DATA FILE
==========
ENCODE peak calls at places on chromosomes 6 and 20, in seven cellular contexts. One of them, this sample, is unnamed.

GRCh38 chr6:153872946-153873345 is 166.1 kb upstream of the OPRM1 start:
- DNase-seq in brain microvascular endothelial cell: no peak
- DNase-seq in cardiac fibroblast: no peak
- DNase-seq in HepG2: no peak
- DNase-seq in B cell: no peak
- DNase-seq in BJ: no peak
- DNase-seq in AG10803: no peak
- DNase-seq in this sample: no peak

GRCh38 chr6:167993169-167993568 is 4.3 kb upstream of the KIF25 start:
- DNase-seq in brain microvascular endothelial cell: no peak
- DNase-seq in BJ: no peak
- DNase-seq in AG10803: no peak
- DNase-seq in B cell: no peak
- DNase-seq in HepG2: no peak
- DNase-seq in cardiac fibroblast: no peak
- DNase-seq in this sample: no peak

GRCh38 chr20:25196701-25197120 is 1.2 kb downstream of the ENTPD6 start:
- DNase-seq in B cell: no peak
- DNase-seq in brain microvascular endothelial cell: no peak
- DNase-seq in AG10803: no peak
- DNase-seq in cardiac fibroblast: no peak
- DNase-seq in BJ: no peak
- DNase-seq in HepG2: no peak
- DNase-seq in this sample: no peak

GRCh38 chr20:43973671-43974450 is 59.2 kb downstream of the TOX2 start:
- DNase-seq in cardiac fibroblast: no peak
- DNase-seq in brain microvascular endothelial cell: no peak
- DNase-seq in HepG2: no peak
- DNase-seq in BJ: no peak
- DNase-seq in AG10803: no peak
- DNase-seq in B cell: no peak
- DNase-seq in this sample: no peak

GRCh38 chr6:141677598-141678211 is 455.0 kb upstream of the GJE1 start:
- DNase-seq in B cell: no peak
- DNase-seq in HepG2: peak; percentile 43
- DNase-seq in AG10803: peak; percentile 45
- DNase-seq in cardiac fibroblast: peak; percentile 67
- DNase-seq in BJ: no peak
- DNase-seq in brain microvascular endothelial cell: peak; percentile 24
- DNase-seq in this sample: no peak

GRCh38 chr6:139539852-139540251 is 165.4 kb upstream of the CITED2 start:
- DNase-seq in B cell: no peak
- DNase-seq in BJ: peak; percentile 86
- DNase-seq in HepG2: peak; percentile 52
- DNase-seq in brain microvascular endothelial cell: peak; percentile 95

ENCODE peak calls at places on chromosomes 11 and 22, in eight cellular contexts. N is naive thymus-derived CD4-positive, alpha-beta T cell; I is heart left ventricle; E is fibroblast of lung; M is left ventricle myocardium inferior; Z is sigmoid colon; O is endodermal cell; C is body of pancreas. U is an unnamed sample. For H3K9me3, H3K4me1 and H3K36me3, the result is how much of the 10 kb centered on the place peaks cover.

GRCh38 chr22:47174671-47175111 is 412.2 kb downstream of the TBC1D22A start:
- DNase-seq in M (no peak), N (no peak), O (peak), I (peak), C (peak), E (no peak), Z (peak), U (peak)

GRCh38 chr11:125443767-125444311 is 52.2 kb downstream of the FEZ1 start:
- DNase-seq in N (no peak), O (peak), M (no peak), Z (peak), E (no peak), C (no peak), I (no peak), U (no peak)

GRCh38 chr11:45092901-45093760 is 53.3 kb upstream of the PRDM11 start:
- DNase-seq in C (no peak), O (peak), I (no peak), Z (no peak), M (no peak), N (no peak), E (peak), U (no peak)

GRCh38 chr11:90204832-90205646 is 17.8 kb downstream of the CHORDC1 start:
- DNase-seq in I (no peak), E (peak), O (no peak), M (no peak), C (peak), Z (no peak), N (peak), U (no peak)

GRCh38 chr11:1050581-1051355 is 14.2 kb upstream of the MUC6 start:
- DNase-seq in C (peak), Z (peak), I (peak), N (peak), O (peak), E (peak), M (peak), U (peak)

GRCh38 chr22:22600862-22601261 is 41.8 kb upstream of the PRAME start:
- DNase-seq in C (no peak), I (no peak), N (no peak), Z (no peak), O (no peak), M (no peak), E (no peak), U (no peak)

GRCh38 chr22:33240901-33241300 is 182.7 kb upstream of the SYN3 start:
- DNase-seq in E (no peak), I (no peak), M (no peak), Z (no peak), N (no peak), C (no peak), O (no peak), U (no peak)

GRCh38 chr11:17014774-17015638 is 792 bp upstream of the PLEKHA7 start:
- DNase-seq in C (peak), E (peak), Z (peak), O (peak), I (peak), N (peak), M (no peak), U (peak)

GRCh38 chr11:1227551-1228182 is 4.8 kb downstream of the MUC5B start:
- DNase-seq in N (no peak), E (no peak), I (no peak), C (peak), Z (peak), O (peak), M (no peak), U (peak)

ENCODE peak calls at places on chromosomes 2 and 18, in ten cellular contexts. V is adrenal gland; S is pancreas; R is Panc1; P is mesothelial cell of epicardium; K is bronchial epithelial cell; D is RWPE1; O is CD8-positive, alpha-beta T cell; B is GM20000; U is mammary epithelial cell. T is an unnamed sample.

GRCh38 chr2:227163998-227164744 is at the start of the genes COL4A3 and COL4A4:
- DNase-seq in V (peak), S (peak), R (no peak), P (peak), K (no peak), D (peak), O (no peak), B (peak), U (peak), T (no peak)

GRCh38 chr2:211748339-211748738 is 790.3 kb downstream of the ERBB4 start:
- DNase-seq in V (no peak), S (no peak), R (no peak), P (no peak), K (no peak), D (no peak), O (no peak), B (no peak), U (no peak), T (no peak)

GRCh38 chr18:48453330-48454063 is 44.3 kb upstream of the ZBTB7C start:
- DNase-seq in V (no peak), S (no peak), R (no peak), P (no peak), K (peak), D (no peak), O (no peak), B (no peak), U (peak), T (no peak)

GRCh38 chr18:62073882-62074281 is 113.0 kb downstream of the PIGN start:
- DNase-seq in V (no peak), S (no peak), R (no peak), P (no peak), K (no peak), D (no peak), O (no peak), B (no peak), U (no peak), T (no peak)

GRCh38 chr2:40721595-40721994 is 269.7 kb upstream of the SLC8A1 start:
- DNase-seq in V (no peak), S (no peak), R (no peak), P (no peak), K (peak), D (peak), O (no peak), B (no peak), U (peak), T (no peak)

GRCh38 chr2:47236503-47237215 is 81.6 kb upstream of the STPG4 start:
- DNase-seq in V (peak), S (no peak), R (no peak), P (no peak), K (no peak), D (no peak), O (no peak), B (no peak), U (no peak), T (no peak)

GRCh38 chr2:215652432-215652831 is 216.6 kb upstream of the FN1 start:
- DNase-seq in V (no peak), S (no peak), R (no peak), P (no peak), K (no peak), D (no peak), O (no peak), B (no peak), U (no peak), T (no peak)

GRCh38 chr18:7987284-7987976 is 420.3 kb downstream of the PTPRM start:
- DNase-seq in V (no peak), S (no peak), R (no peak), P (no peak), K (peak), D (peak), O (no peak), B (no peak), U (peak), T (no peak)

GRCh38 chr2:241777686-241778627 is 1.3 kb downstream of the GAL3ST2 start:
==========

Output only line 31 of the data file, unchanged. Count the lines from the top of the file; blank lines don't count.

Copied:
- DNase-seq in AG10803: no peak